For the last decade, Cobb-Hunter has pushed for the state to provide its own earned income tax credit to supplement the federal credit as a poverty-fighting measure.  Most of her proposals have called for an incremental increase up to 20 percent of the value of the federal credit.

Through the years, Cobb-Hunter has slowly been educating policy leaders, particularly Republicans, about the economic benefits of a state EITC, pulling in support from local and state United Way organizations and other groups.

Sheheen, who added the tax tool to the Senate package, joked that if anyone would have told him at the beginning of the session that a state EITC had a possibility this year, he wouldn’t have believed them.  But the measure appears to have found a home in the gas tax package as an appropriate tax relief measure at the right time, many say.

“Senator Larry Grooms did a commendable job of assuring that the bill took into consideration what might happen for those [working] families,” said Chris Kerrigan, president and CEO of Trident United Way in North Charleston.

“Trident United Way, and other United Ways from throughout the state, have pushed for a state Earned Income Tax Credit for many years. We recognize the role this credit plays as an effective anti-poverty tool and are glad to see it as part of the bill.”

How EITCs work

At the federal level, an EITC is a refundable tax credit available for low- to moderate-income working individuals and families. Not only do those who want to get it have to work, but they have to file with the IRS to receive it.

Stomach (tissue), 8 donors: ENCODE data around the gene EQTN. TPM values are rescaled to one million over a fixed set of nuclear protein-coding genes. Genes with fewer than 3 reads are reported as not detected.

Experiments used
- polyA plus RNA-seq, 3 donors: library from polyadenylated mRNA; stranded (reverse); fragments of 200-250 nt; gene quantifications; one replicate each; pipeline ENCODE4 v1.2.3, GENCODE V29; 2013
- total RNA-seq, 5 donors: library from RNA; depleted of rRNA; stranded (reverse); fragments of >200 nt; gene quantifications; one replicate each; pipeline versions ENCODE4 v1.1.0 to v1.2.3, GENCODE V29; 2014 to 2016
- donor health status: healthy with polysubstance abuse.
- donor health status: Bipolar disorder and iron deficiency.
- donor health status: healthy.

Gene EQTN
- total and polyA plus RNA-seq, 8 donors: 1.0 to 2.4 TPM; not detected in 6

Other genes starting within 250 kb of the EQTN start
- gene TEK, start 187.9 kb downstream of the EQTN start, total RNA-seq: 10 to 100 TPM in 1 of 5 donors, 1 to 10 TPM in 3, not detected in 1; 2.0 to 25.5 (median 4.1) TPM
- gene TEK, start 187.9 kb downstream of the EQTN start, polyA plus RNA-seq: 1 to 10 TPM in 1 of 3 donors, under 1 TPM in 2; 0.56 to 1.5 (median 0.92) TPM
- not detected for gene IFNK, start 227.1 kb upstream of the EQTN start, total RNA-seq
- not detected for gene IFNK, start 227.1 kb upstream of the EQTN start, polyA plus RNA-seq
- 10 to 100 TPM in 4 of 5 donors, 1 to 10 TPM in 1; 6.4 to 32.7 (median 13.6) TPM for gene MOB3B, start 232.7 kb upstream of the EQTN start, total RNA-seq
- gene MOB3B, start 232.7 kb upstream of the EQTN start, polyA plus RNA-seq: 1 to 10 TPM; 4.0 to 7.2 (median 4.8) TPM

The benefit depends on income and the size of a family. In 2013, for example, a couple with no children could earn no more than $19,680 for a maximum benefit of $487. A couple with one child could earn no more than $43,210 for a maximum benefit of $3,250. Learn more here.

Currently, 26 states and the District of Columbia offer an earned income tax credit. Of those, most are refundable, which means that recipients get a check from the state to lower their tax burden and offset other tax payments. Nonrefundable credits reduce an income tax liability to zero, but don’t provide a check for further tax relief. (In South Carolina, most people in poverty pay no income tax.)

An uphill battle still ahead

The state EITC will be part of the debate among Senate and House members on a conference committee as they seek a compromise that will be strong enough to survive a gubernatorial veto, but broad enough to attract legislative support.

Cobb-Hunter said she knew the state EITC still faced an uphill battle in the House, particularly among the GOP House leadership.  But because it’s part of a broad tax relief proposal that had strong Senate support, it might be part of a final package this year.

“I would love to see the leadership argue against tax relief for working people when we’ve done all kinds of tax relief over the years for businesses and people over a certain incomes,” she said.  “It’s an uphill battle, but most of my battles, if not all, are uphill.

She added that adopting a state Earned income Tax Credit would be a big deal because it would help some working South Carolinians rise out of poverty.  And, “it’s a big deal because the General Assembly finally would say working people also deserve tax relief and we’re joining 27 other states in giving them a state earned tax credit to go along with the federal one.”

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2 Comments

  1. Hayes Mizell says:

    Andy, thank you so much for your hopeful article on the possibility for EITC in SC. I have not seen this information in any other news source. Good for you.

  2. Pingback: Earned-income tax credit has surprise chance - Top